It’s no secret that we love food, cooking and all things delicious. So when we heard that one of our favourite food bloggers, Smitten Kitchen, was writing a cookbook, we were pretty jazzed. An inspirational blogger, her recipes never fail to wow whether at a dinner party or cozy meal for two.
For those of you who are not familiar, Smitten Kitchen is a food blog written and photographed (beautifully) by Deb Perelman.
She creates all sorts of simple, delicious wonders in a tiny kitchen in NYC. She focuses on tweaking already existing recipes until they’re easy to re-create at home, as well as combining a bunch of techniques from other kitchen wizards (Martha Stewart and Ina Garten make frequent appearances). Deb usually sticks with familiar comfort foods, with a bit of a twist. Everything we’ve ever made from this site turns out. Impressive.
Spaghetti with Broccoli Cream Pesto: Made this simple pasta dish after a long day at work recently and whoa! Making pesto from broccoli is an amazing revelation, plus, this dinner is super easy. Leftovers in the office the next day elicited serious looks of envy.
There are so, so many more recipes we could post, but we recommend browsing the site and trying whatever strikes your fancy.
Deb is coming to Toronto on Friday, November 16 at the George Brown Chef School, to chat about her book and do some signings. Tickets are almost sold out, we hear – so grab ’em while they’re hot. See you there!
The same old grind of work, friends, sleep, do it all again can leave your brain a little under-used. Sometimes, we pine for the days of sitting in a university classroom learning and being challenged. We’ve realized that just because we’re all grown up doesn’t mean we can’t continue to learn new things in a formal way. In fact, since we can take classes just on a whim or to satisfy a certain curiosity, learning outside the structure of finishing a degree can be an amazing experience. From wine tasting to a new language, there’s a whole range of new skills to develop.
It’s highly doubtful that you learned about wine as a child, so now is the time to take a wine class if you’re looking to learn something new and practical. Now, we’re not suggesting you become one of those wine snobs that cause everyone to cringe as they describe the subtle hints of berries and aroma of hickory smoke in your wine. But, we think it’s pretty useful to know which wine goes with what food, the differences between wines from various countries, and even how to distinguish a Gewurztraminer from a Riesling by smell alone.
George Brown Continuing Education offers great introductory classes, like Grape Comparison, New World Wines and Sensory Evaluation of Wines. The Independent Wine Education Guild is another a great option to brush up on your knowledge. The program was developed as vocational training for those working in the hospitality industry, but it is also available to the keen amateur. There are three levels – Intermediate, Advanced and Diploma. The LCBO also runs one-hour tutored tastings and two-hour wine appreciation courses at select stores across the province.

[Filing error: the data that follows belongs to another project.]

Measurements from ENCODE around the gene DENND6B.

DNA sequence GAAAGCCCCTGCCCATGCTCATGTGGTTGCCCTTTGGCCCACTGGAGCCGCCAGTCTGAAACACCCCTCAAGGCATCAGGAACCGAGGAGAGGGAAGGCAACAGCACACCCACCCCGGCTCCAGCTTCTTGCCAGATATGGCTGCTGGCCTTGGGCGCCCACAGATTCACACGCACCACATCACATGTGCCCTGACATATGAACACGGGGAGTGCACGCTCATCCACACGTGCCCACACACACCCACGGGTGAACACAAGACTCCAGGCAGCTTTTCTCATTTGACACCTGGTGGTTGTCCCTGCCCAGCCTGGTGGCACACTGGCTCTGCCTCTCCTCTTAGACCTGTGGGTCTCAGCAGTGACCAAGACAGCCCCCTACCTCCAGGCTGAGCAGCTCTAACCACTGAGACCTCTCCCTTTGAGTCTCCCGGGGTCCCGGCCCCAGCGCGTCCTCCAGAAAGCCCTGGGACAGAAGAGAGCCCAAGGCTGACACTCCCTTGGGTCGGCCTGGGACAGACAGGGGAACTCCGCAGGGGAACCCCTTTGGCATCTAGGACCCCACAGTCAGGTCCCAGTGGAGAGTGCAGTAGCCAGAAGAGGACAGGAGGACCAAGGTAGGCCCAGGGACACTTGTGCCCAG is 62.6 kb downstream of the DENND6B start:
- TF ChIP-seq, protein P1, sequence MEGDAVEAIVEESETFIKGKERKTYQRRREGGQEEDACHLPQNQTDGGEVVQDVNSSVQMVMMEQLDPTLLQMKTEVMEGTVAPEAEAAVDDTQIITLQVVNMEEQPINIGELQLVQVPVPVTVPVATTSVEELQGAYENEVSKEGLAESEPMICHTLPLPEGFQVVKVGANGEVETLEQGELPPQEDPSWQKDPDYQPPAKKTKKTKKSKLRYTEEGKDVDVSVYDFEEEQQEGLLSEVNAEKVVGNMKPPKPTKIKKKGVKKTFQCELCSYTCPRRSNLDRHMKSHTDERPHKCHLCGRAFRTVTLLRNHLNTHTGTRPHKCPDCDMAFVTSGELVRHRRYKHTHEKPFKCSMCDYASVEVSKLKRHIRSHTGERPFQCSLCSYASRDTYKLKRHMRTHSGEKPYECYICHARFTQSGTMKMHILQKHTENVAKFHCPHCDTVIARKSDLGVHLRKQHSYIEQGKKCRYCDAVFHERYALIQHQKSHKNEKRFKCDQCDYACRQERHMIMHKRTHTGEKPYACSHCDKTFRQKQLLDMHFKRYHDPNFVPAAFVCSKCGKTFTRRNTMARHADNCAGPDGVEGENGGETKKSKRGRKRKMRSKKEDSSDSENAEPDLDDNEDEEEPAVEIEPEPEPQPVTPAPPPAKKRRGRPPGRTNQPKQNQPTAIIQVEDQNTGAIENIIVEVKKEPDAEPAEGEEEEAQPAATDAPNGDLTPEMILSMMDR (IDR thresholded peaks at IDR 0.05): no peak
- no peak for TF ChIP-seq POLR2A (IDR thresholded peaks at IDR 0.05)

Because you’ll need something to serve with all that delicious wine you expertly purchased, why not try some cooking classes? Whether you’re a total beginner or looking to expand your repertoire, there is a class for everyone. Again, George Brown is a great option with pretty much any type of cuisine or skill level possible (Butchery and Charcuterie? Yes, please!). Dish Cooking Studio offers perhaps our favourite selection of classes including Demysitifying Macaroons, Date Night Spice up your Life, Nonna’s Kitchen Italian Comfort and Healthy Mediterranean, to name a few. Other options include classes at the Market Kitchen at the St. Lawrence Market, The Culinarium, and The Good Egg.
Being Canadian, we should have at least a basic knowledge of French, but most of us have left that skill in the past, alongside our teenage angst. Because languages seem to immediately disappear from our tongues and memories if we don’t practice, why not re-discover your high school French skills with a language class? Or better yet, learn that sexy Italian or Spanish that you’ve always dreamed of. Being the multicultural city that it is, Toronto has no shortage of language learning options, with literally almost every language you can think of being taught in some pocket of the GTA. The Alliance Francaise offers the largest selection of French courses and study options among Canadian language schools. U of T’s School of Continuing Studies also offers instruction in 15 languages, including Arabic, Mandarin, Cantonese, Italian and Russian (!). пойдите, научитесь.
While you may be past the age for recitals, you’re never too old to dance. Just like languages, learning ballet, hip hop or jazz can be both fun and nostalgic, as well as a pretty amazing work out. Gone are the days of just gazing up with envy at the beautiful ballerinas in the windows of the National Ballet School. NBS actually offers recreational adult ballet classes that include seven progressive levels of instruction. The program allows you to advance at your own pace through a carefully constructed series of increasingly complex exercises. If ballet is not your thing, Shawn Byfield’s dance school offers a wide range of levels of hip hop and tap dance. As well, the Joy of Dance school offers everything from Latin ballroom to Bollywood-style to burlesque.
While we’re not suggesting that you undertake a new degree, we are suggesting that learning something new might be the perfect cure for restlessness, or at the very least, give you something to chat about around the water cooler at work.